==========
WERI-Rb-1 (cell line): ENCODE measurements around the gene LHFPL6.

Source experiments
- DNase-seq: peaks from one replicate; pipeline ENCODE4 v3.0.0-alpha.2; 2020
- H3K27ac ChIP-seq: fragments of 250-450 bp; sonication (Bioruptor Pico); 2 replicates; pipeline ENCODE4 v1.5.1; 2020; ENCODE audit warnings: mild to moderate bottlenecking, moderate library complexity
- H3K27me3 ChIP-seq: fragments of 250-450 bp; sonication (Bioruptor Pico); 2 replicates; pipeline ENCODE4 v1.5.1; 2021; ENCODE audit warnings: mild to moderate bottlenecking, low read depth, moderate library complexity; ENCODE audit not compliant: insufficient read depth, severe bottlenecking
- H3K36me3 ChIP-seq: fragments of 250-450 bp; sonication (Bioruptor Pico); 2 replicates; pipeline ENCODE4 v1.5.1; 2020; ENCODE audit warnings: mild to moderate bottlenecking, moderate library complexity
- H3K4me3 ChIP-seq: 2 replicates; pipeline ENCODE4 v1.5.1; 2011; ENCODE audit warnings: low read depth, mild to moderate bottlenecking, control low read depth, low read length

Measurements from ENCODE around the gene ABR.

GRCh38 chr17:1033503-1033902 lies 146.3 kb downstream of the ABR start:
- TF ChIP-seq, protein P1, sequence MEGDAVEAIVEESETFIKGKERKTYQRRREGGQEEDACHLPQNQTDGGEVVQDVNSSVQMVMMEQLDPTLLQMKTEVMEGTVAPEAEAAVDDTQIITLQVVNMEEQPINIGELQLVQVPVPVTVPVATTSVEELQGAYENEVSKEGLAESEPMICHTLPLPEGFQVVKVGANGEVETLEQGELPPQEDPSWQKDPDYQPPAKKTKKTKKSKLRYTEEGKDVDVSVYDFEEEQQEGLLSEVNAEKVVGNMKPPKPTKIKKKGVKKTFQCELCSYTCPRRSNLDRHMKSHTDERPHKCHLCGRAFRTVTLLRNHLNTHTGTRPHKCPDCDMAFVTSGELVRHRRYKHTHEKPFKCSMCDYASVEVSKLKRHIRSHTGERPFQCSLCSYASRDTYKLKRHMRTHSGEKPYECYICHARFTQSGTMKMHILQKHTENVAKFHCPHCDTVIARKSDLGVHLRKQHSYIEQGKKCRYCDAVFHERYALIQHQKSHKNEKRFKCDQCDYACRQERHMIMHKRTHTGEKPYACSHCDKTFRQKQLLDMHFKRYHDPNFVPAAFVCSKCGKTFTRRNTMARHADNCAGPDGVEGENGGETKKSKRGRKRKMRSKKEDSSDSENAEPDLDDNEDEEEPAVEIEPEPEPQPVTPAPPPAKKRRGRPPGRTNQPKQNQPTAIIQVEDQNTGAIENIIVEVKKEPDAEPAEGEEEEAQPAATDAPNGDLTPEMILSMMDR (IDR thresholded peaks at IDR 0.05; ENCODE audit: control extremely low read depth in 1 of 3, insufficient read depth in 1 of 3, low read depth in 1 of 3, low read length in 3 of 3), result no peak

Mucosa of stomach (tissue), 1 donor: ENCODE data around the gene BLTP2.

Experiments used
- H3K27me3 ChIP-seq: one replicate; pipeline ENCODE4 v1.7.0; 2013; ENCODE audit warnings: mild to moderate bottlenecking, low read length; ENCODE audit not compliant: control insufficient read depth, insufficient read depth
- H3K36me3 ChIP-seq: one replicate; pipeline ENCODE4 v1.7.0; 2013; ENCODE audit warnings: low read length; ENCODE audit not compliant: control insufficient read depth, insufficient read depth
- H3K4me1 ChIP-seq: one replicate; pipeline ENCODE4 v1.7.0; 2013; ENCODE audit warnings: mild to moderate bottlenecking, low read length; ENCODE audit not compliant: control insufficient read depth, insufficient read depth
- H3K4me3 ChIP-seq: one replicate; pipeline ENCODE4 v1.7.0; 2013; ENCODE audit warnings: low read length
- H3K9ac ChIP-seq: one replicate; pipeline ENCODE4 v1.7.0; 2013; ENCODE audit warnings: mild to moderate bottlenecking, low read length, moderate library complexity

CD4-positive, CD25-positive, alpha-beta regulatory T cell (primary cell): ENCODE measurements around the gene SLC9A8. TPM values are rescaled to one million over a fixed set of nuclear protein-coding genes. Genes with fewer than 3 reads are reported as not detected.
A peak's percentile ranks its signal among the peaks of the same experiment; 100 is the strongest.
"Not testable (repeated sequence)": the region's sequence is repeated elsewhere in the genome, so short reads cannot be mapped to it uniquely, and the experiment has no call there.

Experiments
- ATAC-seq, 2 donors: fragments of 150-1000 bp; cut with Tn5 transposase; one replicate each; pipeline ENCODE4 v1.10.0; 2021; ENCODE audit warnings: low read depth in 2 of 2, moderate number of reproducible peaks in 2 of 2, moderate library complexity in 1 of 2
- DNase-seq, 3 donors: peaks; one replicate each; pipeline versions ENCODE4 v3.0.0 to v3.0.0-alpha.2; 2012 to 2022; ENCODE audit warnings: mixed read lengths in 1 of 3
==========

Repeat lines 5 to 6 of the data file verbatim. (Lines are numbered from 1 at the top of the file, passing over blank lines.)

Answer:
- H3K27me3 ChIP-seq: fragments of 250-450 bp; sonication (Bioruptor Pico); 2 replicates; pipeline ENCODE4 v1.5.1; 2021; ENCODE audit warnings: mild to moderate bottlenecking, low read depth, moderate library complexity; ENCODE audit not compliant: insufficient read depth, severe bottlenecking
- H3K36me3 ChIP-seq: fragments of 250-450 bp; sonication (Bioruptor Pico); 2 replicates; pipeline ENCODE4 v1.5.1; 2020; ENCODE audit warnings: mild to moderate bottlenecking, moderate library complexity